Those of you hoping for any action sequences will be disappointed. Nick Jenkins sees no combat service and is, instead, involved in a series of bureaucratic posts that seem, to me at least, interminably dull occupations.

May 26, 2016 rated it really liked it  ·  review of another edition
Shelves: owned
Third time through, this time on audio. I had forgotten (or never realized -- not sure which) how funny this volume is. As others have pointed out, the vast array of characters developed in the first six novels are not all that prominent. In a way, I think this novel is the pivot point away from the more insular world of the interwar England and the pointer to the larger world of the war and postwar world to come. It's also a way to show the tedium of military life away from the front and the sh ...more
May 01, 2011 rated it it was amazing
I love this series. It's as rich as any fiction I've read and the deeper one goes into the 12-novel cycle the better it gets.
Nov 30, 2014 rated it it was ok
Shelves: british
And the gossip and ennui moves to the war...
Matthew Hunter
Yet again, an infinitely lovable book from Anthony Powell. The Valley of Bones is the seventh installment in Powell's twelve-novel series A Dance to the Music of Time, and the first part of what's called the war trilogy. The entire book is set in the British Isles during the early months of World War II. Tedium and mounting fear of invasion impact all forms of relationship.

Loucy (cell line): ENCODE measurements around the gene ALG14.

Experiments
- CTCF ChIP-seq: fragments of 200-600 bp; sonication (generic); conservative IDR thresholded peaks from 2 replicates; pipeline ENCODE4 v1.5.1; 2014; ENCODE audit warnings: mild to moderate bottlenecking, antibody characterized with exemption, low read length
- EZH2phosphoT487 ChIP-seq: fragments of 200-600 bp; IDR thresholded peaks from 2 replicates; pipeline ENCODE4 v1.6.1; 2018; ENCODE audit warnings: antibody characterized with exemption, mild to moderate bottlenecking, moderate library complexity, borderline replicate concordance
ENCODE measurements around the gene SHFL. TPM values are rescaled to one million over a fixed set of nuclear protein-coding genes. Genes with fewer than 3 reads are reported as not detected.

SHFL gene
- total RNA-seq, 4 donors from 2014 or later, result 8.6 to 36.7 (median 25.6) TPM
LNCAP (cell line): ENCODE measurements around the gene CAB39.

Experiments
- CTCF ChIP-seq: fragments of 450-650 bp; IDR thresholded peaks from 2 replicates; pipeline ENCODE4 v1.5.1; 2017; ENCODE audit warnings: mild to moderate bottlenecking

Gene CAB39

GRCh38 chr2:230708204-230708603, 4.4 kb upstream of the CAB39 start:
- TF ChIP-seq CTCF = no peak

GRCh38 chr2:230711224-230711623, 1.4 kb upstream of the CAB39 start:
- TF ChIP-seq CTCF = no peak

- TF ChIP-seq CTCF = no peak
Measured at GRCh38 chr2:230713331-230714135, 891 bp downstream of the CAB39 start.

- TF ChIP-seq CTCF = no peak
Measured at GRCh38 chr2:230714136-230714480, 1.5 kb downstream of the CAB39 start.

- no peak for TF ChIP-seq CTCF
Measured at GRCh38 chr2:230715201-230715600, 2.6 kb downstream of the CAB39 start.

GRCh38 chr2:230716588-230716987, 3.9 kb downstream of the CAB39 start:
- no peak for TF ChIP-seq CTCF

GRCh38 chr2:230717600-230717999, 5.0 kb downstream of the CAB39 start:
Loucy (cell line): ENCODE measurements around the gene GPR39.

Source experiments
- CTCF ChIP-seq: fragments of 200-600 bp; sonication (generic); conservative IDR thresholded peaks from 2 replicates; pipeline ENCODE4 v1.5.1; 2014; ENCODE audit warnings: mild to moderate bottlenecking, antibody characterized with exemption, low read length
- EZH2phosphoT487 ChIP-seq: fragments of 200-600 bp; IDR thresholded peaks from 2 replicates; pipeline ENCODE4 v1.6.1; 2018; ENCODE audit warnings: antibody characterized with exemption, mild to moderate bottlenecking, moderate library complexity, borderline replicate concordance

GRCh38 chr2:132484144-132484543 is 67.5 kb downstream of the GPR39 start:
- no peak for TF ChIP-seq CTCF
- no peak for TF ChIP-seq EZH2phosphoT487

Powell uses the backdrop of war on the Continent to unleash some of his best character development work to-date. Perfect exa
Jan 02, 2019 rated it really liked it  ·  review of another edition
My first completed book of the new year. And a good one it was. This series continues to impress this reader. My favorite quote from this volume:
I was impressed for the ten thousandth time by the fact that literature illuminates life only for those to whom books are a necessity.

I totally relate to the character Nick Jenkins frustration in trying, in vain, to convey the beauty and power of literature to those who simply do not read books. This, alas, seems to be the vast majority of people i
Apr 10, 2020 rated it really liked it  ·  review of another edition
War begins. The boredom and absurdity of military life. The loosening of class barriers and sexual norms.
Jul 01, 2014 rated it really liked it
This review has been hidden because it contains spoilers. To view it, click here.
David Mcangus
Mar 23, 2013 rated it liked it